The recent issue of “Thor: God of Thunder” launches an all new story arc entitled ‘God Bomb’ and just like the previous six issues kicks all sorts of ass. Jason Aaron brings down the hammer (er pen?) as scribe, but Esad Ribic truly brings the thunder with his stark and atmospheric art.
If for some reason you have yet to pick up this stellar title, now is a perfect time to do so. “Thor: God of Thunder” by Jason Aaron and Esad Ribic is one of the best of the recent ‘Marvel Now’ launch titles which include other smash hits like Uncanny Avengers, Superior Spider-man, and All-New X-Men. Just like those others it has a perfect balance of thrilling action, complex characters, and engrossing storytelling.
(Warning: Spoilers after the break)
What sets this book apart from the Thor comics of yore is that it really embraces its mythological roots. Like the Norse tales from which it draws inspiration, this Thor title is dark and full of gore. Speaking of, this storyline introduces a new adversary for our resident Thunder God in the form of Gorr, the God Butcher. You see Gorr has a thing against deities, and one day stumbled upon a power that enabled him to do something about it, and he’s been mass murdering whole pantheons ever since.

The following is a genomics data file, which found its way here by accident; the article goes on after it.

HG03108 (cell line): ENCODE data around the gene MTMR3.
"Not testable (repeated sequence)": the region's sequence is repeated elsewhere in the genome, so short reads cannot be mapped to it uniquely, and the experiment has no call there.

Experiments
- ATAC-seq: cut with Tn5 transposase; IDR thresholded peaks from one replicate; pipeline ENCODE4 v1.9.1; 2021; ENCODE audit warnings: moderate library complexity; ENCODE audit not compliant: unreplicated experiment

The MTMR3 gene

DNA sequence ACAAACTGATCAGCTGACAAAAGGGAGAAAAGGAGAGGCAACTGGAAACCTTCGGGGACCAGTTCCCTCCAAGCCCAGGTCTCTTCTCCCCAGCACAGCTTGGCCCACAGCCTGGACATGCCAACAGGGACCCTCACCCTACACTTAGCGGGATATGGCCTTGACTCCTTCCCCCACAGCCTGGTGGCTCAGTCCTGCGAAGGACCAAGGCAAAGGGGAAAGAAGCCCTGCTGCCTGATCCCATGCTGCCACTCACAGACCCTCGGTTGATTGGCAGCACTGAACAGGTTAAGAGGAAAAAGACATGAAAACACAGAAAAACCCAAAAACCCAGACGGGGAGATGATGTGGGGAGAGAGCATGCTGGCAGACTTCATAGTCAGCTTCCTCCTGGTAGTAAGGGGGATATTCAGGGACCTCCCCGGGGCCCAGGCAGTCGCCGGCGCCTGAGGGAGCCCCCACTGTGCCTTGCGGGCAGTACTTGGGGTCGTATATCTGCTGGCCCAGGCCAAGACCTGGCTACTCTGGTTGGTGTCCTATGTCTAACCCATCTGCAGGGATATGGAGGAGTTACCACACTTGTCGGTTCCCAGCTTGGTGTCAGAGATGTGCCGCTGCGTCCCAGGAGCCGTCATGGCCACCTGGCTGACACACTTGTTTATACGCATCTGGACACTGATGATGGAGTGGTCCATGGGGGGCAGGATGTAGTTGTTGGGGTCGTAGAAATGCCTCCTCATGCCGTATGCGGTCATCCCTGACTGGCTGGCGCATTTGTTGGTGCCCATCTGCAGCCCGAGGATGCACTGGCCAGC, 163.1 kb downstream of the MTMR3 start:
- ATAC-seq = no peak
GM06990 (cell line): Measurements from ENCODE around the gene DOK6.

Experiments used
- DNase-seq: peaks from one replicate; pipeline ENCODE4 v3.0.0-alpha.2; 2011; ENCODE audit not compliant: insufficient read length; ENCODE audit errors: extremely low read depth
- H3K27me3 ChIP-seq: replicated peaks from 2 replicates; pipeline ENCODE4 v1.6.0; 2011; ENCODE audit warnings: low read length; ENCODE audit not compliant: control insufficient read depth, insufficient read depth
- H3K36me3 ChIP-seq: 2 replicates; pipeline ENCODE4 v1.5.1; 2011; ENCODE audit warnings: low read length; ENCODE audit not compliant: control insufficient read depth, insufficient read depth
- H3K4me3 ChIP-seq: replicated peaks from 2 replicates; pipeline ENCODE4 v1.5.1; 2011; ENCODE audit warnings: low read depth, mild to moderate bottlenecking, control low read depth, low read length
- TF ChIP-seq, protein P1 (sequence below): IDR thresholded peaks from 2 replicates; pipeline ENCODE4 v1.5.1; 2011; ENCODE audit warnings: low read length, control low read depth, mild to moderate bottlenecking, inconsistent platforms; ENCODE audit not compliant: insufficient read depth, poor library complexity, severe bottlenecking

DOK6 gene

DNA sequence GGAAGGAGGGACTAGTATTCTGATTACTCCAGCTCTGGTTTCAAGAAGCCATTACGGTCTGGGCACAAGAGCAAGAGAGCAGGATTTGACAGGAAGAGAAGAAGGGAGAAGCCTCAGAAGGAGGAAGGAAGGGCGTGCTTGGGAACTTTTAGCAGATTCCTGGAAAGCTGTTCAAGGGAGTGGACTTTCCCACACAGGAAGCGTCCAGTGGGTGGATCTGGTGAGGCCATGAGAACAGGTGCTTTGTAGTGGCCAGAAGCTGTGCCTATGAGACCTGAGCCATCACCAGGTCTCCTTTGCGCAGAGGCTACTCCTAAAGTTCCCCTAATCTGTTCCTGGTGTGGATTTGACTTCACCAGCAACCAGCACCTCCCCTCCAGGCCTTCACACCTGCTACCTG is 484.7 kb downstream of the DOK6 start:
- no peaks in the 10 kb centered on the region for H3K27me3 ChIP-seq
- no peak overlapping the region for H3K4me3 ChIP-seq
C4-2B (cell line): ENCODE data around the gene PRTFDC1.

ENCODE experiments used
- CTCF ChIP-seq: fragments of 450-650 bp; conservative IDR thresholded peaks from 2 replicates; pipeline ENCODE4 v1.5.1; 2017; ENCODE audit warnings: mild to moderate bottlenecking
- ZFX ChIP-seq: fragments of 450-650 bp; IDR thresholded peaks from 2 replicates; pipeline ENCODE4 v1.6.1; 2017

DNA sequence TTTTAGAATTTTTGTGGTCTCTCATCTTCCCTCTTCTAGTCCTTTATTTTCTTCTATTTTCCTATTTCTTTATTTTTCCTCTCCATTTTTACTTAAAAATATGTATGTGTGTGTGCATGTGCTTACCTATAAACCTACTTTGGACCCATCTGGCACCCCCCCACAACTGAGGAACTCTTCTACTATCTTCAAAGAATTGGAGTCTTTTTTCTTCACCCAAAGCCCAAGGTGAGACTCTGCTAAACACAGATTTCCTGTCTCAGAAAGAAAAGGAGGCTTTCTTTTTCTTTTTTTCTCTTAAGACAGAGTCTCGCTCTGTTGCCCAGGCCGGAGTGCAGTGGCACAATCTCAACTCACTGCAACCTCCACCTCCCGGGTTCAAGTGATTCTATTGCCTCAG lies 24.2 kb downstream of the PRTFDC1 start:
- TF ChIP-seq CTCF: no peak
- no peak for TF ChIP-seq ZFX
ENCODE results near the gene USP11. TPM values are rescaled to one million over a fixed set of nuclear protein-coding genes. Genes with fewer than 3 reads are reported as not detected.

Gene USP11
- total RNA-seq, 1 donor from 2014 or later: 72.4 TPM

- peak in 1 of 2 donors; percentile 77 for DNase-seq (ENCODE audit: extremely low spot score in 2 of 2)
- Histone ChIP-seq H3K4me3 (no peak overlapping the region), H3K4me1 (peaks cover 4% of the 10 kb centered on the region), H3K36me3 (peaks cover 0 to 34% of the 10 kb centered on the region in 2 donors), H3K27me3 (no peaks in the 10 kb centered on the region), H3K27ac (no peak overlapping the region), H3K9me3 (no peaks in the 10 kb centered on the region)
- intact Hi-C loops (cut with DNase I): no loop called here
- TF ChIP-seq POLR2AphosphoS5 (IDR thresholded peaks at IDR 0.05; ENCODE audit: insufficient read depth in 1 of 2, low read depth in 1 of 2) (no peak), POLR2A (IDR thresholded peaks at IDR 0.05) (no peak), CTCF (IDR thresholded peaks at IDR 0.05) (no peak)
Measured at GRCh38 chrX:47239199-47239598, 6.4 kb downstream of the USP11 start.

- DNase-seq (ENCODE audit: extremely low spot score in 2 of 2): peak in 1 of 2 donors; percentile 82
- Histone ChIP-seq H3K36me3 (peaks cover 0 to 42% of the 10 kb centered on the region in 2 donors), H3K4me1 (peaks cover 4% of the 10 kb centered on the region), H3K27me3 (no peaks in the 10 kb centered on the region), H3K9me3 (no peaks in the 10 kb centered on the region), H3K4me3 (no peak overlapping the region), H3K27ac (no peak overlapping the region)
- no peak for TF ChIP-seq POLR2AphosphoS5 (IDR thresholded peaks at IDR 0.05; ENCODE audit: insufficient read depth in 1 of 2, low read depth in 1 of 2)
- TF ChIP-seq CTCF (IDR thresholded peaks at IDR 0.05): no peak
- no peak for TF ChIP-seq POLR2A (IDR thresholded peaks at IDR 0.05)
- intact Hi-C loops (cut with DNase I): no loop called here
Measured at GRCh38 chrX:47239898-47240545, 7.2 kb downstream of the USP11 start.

In previous issues we’ve witnessed Thor face off against this terrifying foe throughout three different periods of his immortal life span: From young and brash Viking God to modern Marvel hero and finally to the old and grumpy King Thor of Asgard in the far off future, where he’s essentially fighting off the hordes of Ragnarok single-handedly. Throughout the narrative we find ourselves jumping back and forth through these three time periods and discover that Gorr is actually doing a bit of time-jumping himself.
Issue 7 begins with young, long-haired, Thor waking up next to a pair of lovely shield-maidens. That right there would’ve been enough of a story in and of itself for my four bucks, but it gets better (or in Thor’s case worse…), Young Thor is then captured and tortured by Gorr. Meanwhile, in the future, Thor meets his future self who he first mistakes as his father, Odin. Regardless of the fact that it’s the same character at different points in his life, the two Thors are so very different that it makes for some extremely interesting dynamics (and space/time paradoxes).
So there you have it, “Thor: God of Thunder” makes it’s ancestors proud, and is just as badass as Mjolnir, but less heavy, so pick it up today (if ye be worthy!)
-This review was written by Erik Slader.
Erik is a regular at the shop and writes a humorous history blog at: EpikFails.com